On-Robot JavaScript API Architecture

When you write a skill using Misty's on-robot JavaScript API, your code takes advantage of Misty’s capabilities as a standalone "edge" computing device. You can also use Misty's on-robot JavaScript API to interact with external data and use non-Misty API calls to cloud services, etc.

IMPORTANT! Misty's on-robot JavaScript API is a pre-release, "alpha" technology and is subject to frequent change. Any code you write using this API may need updates before release to reflect ongoing development of Misty's skill architecture and implementation. This API will be publicly available at the time when Misty II ships.

You can read this architecture section to understand the details of how to use Misty's on-robot JavaScript API. However, you can also simply start right in with the on-robot JavaScript API tutorials and just skim the following list to get an idea of what you might want to read about later:

  • Command Syntax. The on-robot JavaScript API command syntax differs slightly from that of REST API commands.
  • Data Handling: Events and Callbacks. Both stored and live data from the robot are made available to an on-robot skill via callback functions.
    • "Get" Data Callbacks
    • Sensor Event Callbacks
    • Timed or Triggered Event Callbacks
  • Data Handling: Variables. There are two ways to store persistent data with on-robot skills: as a global variable or as "set" data.
  • Command Type Reference. There are several command types available to on-robot skills, with some usage differences among them.
    • Action Commands
    • Get Commands
    • Event Commands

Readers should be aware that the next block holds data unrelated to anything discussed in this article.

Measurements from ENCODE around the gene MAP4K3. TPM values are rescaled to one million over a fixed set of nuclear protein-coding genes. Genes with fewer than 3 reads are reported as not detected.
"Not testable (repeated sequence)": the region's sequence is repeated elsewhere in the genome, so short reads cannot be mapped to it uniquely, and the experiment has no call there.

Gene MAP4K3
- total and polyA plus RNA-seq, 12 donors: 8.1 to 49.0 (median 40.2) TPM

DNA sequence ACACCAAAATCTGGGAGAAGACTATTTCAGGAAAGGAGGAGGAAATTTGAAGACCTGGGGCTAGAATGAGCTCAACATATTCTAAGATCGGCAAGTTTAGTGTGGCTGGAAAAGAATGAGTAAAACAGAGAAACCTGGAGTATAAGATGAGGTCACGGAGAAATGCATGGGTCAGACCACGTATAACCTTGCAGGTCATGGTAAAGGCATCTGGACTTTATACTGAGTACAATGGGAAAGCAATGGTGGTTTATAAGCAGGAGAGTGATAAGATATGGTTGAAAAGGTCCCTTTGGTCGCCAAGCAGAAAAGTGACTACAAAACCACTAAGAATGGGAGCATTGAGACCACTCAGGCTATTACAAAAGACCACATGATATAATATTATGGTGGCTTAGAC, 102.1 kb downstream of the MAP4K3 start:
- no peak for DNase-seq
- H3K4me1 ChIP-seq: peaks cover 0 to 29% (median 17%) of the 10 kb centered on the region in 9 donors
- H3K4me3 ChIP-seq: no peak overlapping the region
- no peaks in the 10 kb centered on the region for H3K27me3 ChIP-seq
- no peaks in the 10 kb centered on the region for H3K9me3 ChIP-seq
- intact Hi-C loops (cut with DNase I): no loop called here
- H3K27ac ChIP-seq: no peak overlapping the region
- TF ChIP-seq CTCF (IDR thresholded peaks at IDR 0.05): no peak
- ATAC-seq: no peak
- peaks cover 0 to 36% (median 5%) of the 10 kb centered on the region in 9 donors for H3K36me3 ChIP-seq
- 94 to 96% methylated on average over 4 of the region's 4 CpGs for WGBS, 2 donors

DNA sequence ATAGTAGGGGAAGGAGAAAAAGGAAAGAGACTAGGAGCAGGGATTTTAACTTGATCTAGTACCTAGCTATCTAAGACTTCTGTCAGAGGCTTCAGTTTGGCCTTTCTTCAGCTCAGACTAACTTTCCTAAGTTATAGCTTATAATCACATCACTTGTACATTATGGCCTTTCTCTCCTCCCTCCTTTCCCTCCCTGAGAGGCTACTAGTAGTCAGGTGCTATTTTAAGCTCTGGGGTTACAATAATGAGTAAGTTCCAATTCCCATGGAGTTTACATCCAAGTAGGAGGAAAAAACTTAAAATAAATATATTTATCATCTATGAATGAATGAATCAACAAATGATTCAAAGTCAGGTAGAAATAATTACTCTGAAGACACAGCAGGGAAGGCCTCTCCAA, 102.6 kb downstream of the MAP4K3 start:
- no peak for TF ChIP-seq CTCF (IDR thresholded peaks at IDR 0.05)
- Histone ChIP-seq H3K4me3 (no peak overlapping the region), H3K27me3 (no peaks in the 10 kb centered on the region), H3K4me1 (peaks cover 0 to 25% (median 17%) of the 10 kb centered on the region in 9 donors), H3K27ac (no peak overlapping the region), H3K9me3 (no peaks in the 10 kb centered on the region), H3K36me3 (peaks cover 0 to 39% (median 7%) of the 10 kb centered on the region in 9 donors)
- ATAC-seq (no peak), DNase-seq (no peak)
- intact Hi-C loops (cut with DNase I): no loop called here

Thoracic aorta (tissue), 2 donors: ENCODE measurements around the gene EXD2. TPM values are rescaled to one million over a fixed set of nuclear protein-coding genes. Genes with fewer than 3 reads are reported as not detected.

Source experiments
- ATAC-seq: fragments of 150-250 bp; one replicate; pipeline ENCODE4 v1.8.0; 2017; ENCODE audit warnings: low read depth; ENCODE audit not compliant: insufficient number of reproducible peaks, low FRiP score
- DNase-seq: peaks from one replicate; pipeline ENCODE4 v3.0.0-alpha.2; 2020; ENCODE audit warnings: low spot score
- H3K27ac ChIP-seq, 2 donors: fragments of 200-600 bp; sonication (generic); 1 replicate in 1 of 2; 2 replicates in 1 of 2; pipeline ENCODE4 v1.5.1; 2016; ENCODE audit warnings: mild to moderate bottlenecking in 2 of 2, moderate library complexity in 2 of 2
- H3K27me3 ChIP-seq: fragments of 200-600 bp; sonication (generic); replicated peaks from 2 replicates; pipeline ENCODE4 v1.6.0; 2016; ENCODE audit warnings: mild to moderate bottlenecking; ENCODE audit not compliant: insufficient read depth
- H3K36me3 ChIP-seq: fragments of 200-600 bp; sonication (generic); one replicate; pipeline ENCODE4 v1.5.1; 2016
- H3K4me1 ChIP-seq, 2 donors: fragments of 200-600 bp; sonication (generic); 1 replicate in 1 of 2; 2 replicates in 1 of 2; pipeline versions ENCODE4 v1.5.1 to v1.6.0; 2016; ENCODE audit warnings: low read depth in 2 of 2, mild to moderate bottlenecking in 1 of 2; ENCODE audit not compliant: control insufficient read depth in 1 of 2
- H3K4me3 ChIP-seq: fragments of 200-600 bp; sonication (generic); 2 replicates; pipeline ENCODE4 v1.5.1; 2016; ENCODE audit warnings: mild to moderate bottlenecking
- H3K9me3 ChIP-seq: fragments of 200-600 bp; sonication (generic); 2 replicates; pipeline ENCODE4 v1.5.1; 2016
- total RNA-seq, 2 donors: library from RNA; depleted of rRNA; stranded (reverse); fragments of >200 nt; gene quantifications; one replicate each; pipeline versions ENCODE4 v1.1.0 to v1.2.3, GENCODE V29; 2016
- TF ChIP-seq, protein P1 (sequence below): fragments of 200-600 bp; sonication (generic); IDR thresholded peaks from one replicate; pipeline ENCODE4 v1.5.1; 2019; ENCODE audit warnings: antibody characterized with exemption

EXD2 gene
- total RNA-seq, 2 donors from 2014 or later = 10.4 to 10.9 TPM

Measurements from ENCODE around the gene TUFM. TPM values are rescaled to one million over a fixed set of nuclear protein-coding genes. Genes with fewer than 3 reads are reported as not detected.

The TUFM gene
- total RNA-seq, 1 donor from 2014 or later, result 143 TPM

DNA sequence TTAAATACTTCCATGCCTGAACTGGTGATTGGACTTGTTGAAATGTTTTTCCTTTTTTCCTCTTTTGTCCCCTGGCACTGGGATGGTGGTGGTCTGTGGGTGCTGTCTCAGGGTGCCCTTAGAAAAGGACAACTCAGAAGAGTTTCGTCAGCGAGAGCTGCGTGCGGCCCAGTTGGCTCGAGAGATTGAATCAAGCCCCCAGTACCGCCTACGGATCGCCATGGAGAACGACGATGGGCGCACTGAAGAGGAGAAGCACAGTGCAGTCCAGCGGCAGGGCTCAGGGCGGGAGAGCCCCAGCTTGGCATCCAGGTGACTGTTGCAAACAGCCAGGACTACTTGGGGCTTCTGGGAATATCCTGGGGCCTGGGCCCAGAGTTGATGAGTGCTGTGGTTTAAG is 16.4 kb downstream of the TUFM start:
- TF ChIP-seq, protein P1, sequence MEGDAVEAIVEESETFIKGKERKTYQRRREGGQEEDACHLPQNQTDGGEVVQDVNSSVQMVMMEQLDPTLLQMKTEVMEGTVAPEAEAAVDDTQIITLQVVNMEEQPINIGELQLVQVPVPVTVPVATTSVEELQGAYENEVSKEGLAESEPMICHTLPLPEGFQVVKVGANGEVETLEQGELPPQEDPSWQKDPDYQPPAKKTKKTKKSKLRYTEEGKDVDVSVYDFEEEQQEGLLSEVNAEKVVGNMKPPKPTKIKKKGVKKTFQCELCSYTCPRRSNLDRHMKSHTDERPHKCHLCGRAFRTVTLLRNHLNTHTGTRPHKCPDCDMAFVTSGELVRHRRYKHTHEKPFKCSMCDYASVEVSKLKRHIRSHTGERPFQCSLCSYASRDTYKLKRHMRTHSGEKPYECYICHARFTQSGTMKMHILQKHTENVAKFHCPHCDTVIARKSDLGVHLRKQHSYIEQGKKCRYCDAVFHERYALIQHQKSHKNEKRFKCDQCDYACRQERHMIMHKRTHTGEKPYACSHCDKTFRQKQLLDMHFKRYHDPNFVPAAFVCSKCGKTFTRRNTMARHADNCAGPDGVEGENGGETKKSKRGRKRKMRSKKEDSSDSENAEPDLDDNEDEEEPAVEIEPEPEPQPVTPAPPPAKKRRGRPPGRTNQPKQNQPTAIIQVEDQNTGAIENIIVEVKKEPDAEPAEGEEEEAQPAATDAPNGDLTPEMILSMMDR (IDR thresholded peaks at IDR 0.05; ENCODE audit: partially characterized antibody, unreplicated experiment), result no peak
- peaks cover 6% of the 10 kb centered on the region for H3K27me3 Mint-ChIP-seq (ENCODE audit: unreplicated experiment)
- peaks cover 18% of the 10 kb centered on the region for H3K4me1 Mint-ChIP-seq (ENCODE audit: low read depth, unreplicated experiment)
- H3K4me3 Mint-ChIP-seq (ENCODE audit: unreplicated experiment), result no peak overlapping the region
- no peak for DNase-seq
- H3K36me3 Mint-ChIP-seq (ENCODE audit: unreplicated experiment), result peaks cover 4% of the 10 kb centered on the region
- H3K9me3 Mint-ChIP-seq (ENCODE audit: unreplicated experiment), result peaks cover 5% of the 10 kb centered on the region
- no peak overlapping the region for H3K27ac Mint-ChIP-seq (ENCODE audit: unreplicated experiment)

• Helper Commands
    • Skill Management Commands
  • File Structure & Code Architecture. There are two required file types for a an on-robot skill: a "meta" JSON file and a "code" JavaScript file.
  • Loading & Running an On-Robot Skill. There are currently two options for how you load and run skills.
  • Starting & Stopping an On-Robot Skill. Currently, you must use Misty's REST API to start or stop an on-robot skill.

Command Syntax

In Misty's on-robot JavaScript API, the syntax for using a command is:


So, for example, to change the color of Misty’s logo LED, you would call the ChangeLED() command like this:

misty.ChangeLED(255, 0, 0);

Most commands in the JavaScript API also allow you to pass in optional "pre-pause" and "post-pause" values, to add delays before the command is run or after. When we show a command, optional parameters are inside brackets. So the Drive() command is represented as:

misty.Drive(double linearVelocity, double angularVelocity, [int prePause], [int postPause]);

If you use a given optional parameter (such as postPause), you must place a value in any preceding optional parameter (such as prePause). For example:

misty.Drive(50, 10, 0, 1000);

An example of using the optional pre- and post-pause parameters with the Drive() command might be:

misty.Drive(50, 10, 500, 1000);

In this case, the Drive() command would wait 500 milliseconds, start the robot driving at the given linear and angular velocities, then pause execution for 1000 milliseconds (this would pause the skill execution but not the driving itself). After the 1000 millisecond delay, the Stop() command would run, bringing the movement of the robot itself to a halt.

Data Handling: Events & Callbacks

You typically get two kinds of information from your robot:

  • Stored data, such as the list of audio files currently saved on the robot. This is the type of data you could obtain with one of Misty’s "Get" commands, for example.
  • Live sensor "event" data, such as distance information, face detection events, etc.

Both types of data are made available to the code running on your robot via callbacks, so you must implement callback methods to be informed when data is ready.

The syntax and usage of callback commands for these two types of data varies. Additionally, there is a third category of callbacks you can create for Misty: timed or triggered callbacks. Their usage and syntax are described at the end of this section.